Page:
The Northeast Ohio Regional Sewer District: Strategies for Financing a 3 Billion Longterm CSO Control Plan
Abstract:The Northeast Ohio Regional Sewer District (District) is the largest wastewater treatment provider in the state of Ohio with a service area of approximately 380 square miles within and around the City of Cleveland. The District operates its system in an efficient manner with a primary goal of protecting the water quality of Lake Erie and the Cuyahoga River. The District is facing an unprecedented challenge of investing more than 3 billion over the next 25 years to enhance its combined sewer system to improve control of combined sewer overflows (CSO). It must implement this program with a declining population, industrial customer loss, reduced levels of consumption, and an aging core infrastructure.
Recognizing these challenges, the District conducted a comprehensive financial planning and cost of service analysis to determine an appropriate program of rates while preserving the financial integrity of the utility. Internal optimization strategies were employed, such as commodity purchase agreements and benefit program restructuring, to maximize operational efficiencies and reduce costs. The sheer size of the capital program required creative funding strategies, including prioritizing the capital plan and customizing the District's debt service profile with the appropriate mix of state revolving loans and revenue bond financing. Significant emphasis needed to be placed on well crafted financial, debt management, and reserve polices, to enhance the District's credit profile and ensure cost-effective access to the capital markets.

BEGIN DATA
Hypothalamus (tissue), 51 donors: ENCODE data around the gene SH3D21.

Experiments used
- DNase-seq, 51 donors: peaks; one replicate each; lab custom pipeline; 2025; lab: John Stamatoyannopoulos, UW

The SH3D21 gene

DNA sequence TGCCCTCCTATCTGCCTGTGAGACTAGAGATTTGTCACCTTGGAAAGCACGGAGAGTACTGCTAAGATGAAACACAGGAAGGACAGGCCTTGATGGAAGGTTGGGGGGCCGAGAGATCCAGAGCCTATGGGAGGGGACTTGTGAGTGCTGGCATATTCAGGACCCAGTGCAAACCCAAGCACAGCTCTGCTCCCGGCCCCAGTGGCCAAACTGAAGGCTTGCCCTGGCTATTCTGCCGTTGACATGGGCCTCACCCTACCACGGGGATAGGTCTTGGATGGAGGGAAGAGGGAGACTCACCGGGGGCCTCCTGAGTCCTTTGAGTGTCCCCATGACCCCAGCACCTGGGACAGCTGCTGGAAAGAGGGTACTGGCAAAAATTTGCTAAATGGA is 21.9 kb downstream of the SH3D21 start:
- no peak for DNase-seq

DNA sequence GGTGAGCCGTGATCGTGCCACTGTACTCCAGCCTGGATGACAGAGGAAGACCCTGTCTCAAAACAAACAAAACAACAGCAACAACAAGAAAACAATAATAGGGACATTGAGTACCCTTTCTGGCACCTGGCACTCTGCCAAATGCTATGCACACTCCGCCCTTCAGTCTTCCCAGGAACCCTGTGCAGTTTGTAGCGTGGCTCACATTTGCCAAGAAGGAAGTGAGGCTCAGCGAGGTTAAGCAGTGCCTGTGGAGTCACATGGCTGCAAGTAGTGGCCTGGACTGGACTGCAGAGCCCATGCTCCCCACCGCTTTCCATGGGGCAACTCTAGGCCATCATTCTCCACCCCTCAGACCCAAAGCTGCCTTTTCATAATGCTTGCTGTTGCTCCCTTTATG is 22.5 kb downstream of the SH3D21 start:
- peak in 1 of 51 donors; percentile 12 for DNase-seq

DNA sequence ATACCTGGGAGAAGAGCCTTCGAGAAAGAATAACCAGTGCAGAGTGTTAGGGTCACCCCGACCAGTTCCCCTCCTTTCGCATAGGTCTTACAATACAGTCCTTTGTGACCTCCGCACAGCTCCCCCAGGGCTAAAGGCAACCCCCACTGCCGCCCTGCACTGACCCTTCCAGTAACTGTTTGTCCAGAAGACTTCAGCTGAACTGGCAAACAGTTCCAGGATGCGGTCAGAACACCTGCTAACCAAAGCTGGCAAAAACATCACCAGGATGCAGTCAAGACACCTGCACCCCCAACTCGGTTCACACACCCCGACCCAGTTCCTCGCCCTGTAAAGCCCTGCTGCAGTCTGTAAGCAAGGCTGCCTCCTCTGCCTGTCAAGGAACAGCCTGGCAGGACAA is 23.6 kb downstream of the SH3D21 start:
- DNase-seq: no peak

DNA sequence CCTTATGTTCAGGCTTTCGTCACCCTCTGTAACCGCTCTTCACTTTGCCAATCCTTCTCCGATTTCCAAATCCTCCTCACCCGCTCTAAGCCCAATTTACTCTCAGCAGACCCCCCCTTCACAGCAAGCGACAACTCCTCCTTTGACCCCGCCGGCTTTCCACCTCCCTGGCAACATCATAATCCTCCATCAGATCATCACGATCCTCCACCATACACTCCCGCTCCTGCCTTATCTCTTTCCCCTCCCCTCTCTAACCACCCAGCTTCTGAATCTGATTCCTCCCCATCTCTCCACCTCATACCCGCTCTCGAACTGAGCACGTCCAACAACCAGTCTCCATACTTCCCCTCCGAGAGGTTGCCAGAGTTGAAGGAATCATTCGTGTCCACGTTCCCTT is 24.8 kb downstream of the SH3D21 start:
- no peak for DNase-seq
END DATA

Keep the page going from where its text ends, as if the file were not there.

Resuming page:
Even with these strategies the District needed to explore other opportunities through rate design to provide recommendations which were tenable politically. Tactics such as enhanced affordability program initiatives and an aggressive public outreach and education campaigns provided a sound framework for securing the necessary approval of the rate recommendations.
In the end, although there was no silver bullet, the District's proactive approach to financial planning, rate design, and public outreach served as a basis for crafting a successful strategy of pricing for its services against the backdrop of unprecedented challenges.
Document Type: Research Article
Publication date: 2012-01-01
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